It was no wonder that Alma Reed named him the Abraham Lincoln of Mexico. As a liberal herself, she was smitten. But as a divorcee and a Catholic, she tried to ignore the feelings she was developing for this married father of four. She left for the U.S. vowing never to return, hoping to sever all ties to what was becoming amor calido (romance of the steam, as the locals called it, according to Antoinette May, author of Passionate Pilgrim: The Extraordinary Life of Alma Reed.) Two months later, however, her publisher, The New York Times, sent her packing back to Merida. She had a job to do – after the Edward Thompson story broke, Mexico was in the news and someone needed to report it.
On her second round in Mexico, Reed fell hard for Carrillo, as he did for her. In the ultimate taboo, Carrillo divorced his wife of many years so he could become engaged to Alma Reed. He had a romantic love song, La Peregrina (The Pilgrim), composed for her by Yucatecan poet Luis Rosada de la Vega with music by Ricardo Palmerin.
It seemed a match made in heaven. The two idealists prepared for their wedding which would take place January 14, 1924, in San Francisco. Reed hastened back to San Francisco to arrange a high profile engagement party and to wrap up her affairs before her permanent move to Mexico. Shortly after her departure to the States, however, another revolution looked imminent. Fighting had broken out in the Yucatan, and henequen planters and hacendados were trying to overthrow Carrillo. President Obregon’s right hand man, de la Huerta, was opposing him and as Carrillo backed Obregon, he was at risk. Carrillo was forced to find guns to fight both the planters and de la Huerta’s forces. He now had a $250,000 reward on his head.
Carrillo went by night to the coast with three of his brothers and six friends as guards. Just as they waded out to the launch that would take them to New Orleans where they would acquire firearms for this new revolution, the captain signaled to soldiers lying in wait on the shore. The soldiers rowed out to the launch and captured Carrillo, who told his small group not to fight, but to go peacefully.
De la Huerta’s forces took them back to Merida, jailed them for the night, and in the morning said they would arraign them. Carrillo refused to make a plea as he was governor of the state and refused to recognize their kangaroo court. He was condemned and on January 3, 1924, was taken to the Merida Cemetery where he, his three brothers, and six friends were lined up against the wall to await the firing squad. The first round of volleys was sent over their heads, as the soldiers did not want to shoot them, so fiercely loyal were the Yucatecans to Carrillo. The commander, a Colonel Broca, shouted that those soldiers were to be shot, and over the dead bodies of the first soldiers, Carrillo, his brothers and friends were executed as they stood with their backs against the cemetery wall.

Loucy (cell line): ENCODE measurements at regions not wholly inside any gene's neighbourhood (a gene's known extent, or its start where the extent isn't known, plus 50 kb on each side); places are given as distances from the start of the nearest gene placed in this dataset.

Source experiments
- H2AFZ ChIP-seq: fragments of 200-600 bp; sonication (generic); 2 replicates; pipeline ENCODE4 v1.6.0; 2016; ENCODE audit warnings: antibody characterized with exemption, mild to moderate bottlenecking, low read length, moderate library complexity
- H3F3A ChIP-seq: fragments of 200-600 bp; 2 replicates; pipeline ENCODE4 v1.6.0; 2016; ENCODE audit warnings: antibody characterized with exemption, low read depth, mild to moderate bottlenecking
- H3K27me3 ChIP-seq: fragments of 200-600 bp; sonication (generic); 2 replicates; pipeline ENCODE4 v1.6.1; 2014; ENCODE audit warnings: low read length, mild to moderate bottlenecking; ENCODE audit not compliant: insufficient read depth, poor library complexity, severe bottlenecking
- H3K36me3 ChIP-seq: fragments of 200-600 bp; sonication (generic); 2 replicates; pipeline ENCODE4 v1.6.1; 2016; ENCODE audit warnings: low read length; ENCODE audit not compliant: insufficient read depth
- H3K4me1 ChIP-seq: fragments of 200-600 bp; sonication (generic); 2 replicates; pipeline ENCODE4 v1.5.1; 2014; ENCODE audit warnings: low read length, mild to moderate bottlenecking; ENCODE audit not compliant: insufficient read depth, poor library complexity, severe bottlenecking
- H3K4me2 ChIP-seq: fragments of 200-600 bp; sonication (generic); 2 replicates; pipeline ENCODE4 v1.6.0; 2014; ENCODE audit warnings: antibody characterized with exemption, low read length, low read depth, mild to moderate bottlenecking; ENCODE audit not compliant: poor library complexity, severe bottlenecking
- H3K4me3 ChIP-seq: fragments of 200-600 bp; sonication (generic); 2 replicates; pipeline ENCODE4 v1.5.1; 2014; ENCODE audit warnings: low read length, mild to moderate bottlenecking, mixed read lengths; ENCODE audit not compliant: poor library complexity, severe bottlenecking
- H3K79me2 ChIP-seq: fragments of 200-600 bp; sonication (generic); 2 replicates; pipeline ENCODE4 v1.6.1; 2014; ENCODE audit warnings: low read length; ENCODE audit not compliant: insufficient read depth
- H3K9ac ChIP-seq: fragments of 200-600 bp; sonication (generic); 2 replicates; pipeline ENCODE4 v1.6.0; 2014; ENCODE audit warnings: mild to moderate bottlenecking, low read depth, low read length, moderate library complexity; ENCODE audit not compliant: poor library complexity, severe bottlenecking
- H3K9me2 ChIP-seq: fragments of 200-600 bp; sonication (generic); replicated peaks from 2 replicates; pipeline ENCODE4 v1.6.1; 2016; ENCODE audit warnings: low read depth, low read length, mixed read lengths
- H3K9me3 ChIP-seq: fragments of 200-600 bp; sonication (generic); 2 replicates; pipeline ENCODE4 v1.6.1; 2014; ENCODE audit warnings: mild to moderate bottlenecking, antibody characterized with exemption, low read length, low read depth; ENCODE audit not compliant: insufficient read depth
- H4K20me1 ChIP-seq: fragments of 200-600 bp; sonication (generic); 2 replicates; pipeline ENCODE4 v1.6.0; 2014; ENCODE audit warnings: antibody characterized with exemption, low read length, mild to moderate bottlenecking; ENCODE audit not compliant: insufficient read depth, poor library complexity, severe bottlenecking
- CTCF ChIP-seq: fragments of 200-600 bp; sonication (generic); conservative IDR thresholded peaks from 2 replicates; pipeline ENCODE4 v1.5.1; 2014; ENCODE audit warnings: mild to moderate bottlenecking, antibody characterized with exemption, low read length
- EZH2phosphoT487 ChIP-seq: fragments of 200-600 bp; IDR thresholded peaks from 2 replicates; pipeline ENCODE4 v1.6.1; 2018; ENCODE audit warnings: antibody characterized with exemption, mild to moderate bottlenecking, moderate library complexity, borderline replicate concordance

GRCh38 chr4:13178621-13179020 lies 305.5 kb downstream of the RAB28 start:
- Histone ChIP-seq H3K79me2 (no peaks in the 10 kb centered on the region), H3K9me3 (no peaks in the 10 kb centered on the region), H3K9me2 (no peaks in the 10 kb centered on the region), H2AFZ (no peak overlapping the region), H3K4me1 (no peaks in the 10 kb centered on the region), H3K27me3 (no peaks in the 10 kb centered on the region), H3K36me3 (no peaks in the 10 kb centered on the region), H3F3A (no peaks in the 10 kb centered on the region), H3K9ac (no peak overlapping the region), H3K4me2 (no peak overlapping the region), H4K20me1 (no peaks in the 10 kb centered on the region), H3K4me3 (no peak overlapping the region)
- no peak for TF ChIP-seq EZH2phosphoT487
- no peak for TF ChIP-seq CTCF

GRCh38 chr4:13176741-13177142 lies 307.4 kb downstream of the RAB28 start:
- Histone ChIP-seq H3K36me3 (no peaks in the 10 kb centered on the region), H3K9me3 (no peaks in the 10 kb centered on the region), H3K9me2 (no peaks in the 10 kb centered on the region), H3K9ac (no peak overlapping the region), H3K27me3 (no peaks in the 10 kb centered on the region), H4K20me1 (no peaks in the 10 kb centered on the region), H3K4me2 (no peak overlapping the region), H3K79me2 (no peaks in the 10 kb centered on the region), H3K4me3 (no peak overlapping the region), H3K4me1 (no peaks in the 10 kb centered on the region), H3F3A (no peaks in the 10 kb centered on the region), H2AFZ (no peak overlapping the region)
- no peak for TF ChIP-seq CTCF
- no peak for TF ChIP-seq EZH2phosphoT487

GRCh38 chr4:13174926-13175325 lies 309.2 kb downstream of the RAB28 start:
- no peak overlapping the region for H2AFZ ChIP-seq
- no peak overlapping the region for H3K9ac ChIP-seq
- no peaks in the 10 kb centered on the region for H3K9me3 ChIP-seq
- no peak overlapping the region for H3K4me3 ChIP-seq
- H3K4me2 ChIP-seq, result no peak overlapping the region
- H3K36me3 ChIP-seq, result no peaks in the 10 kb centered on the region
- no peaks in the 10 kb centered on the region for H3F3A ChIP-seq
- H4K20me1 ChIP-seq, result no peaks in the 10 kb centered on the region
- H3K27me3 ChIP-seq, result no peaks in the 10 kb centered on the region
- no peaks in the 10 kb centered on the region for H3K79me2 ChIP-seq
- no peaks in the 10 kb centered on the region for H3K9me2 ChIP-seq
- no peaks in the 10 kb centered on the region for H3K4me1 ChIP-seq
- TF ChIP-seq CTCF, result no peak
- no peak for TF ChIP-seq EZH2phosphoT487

Alma Reed, who had been alerted in San Francisco that trouble was imminent, heard the news shortly afterwards from The New York Times that Felipe Carrillo Puerto had died in Yucatan, a martyr’s death. He was 49.
Reed insisted on returning to Merida to see the spot where Carrillo fell. She stayed but briefly in the Yucatan, and on arriving back in New York, was sent on assignment to Carthage to explore more ancient ruins. She would never again marry, but she would continue to lead a life of adventure after Carrillo’s death. Her reporting took her from Carthage to Delphi to the mid-east, and back to Mexico where she helped establish the reputation of Mexican artist Jose Clemente Orozco.
One of Reed’s fears was that Obregon had had a hand in killing Carrillo. Obregon had, after all, assassinated Emiliano Zapata after luring him to a truce meeting where they were to negotiate surrender terms. Reed thought that Carrillo’s radicalism may have aroused opposition from the Mexican president. But she could never prove a direct link to Obregon for Carrillo’s death.
The pueblo of Chan Santa Cruz, south of Tulum in Quintana Roo, changed its name to honor the dynamic Yucatan governor, and now goes by the name Felipe Carrillo Puerto. Alma Reed died in Mexico City, November 20, 1966, while undergoing surgery. She was 77.